What to eat after a workout to properly recover


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Post-workout nutrition is about as important as the workout itself since what you consume helps you properly replenish any lost nutrients, fosters muscle growth, and promotes recovery. Factors such as convenience, taste, and, personal preference all play a supporting role when picking out the kinds of nutrition options that are best for a post-workout diet. We spoke to Cara Harbstreet, an MS, RD, LD, and nutritionist, about what to consider when looking for a reliable post-workout meal or snack and what’s best to consume — including natural whey proteins and nutrition bars like KIND.  

The thinking used to be that after a workout, you had to rush home and down food or drink ASAP or your muscles would fail to properly build. You had all of 15 minutes, experts would say, for optimal absorption of the proper nutrients to work their magic. Thankfully, that line of thinking has largely been dispelled through continued research. That doesn’t mean taking in a few calories — the right calories — post-workout isn’t important; it absolutely is. But you can relax a little on the timing, said Cara Harbstreet, MS, RD, LD, and owner of Street Smart Nutrition.”If you can drink or eat the right things within an hour of your workout, that will adequately ensure your nutrition will be used for recovery,” she told Business Insider. “It also bridges the gap between post-workout and your next meal.”The importance of post-workout nutritionSo, why does eating at a certain time and of a certain nutritional makeup even matter? Harbstreet said, “the goal is to replenish what you’ve lost and set your body up for recovery. You’re dealing with muscle breakdown and energy depletion. If you want to get the most out of your next sessions, it’s important to make that up.”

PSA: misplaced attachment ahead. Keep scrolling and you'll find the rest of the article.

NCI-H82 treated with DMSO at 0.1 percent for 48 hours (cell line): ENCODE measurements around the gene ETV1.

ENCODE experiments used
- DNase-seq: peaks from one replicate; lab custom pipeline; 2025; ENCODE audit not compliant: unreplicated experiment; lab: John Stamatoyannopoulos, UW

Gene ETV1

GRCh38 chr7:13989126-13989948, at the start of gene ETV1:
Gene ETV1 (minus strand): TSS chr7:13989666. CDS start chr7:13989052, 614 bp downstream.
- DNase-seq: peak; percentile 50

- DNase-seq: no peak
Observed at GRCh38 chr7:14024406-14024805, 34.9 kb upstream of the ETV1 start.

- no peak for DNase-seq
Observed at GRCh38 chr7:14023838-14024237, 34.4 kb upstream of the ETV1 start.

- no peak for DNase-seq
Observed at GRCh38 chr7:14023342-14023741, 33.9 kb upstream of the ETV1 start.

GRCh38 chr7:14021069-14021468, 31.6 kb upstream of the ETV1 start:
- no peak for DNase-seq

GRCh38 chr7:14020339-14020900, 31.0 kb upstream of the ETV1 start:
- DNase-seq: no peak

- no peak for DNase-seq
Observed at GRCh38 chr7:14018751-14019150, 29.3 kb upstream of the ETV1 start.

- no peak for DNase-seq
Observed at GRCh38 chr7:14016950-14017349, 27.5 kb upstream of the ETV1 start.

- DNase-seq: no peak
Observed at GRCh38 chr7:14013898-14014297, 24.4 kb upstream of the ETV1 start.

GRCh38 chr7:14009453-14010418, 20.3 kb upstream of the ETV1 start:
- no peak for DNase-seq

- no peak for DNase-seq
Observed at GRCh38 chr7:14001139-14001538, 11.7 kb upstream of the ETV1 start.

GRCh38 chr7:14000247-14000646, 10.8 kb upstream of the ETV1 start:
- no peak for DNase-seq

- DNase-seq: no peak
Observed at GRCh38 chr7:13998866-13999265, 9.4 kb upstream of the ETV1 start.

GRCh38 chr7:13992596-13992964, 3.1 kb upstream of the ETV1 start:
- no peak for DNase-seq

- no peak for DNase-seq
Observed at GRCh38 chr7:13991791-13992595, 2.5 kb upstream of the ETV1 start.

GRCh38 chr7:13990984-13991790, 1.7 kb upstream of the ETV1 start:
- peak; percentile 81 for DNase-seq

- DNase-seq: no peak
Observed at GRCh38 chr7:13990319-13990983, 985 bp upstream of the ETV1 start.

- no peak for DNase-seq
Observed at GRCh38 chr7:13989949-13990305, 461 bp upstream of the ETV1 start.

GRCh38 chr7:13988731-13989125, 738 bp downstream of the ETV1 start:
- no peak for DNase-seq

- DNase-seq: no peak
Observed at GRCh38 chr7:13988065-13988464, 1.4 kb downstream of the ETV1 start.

Some people may find it uncomfortable to consume calorie-heavy foods immediately after a workout, though. Instead of going for solids first, try liquids — as long as it provides what you need most, either is fine. Convenience also plays a role. If you’re doing a lunch-time sweat session and need to return to your desk, having a nutrient-dense bar on hand might be easier than mixing up some powder and water. Taste should be a factor, as well, since you’re more likely to make the effort to replenish if you like what you’re downing. According to Harbstreet, much of it comes down to personal preference. If you’re curious about ideal nutrient ratios, Harbstreet says a good, general rule of thumb is a balance of about two-thirds carbohydrates to protein, depending on the workout. That said, depending on the type of workout you’re doing, there are variations of what nutrients you should be seeking in your post-exercise refueling. We’ve broken it down for you below. After that, tweak to your own preferences. 

Here are the best sources of post-workout nutrition: Updated on 6/12/2020 by Rick Stella: Added reference links to pre-workout meals, checked the availability of each selected post-workout recommendation, and updated the prices, links, and formatting throughout. 



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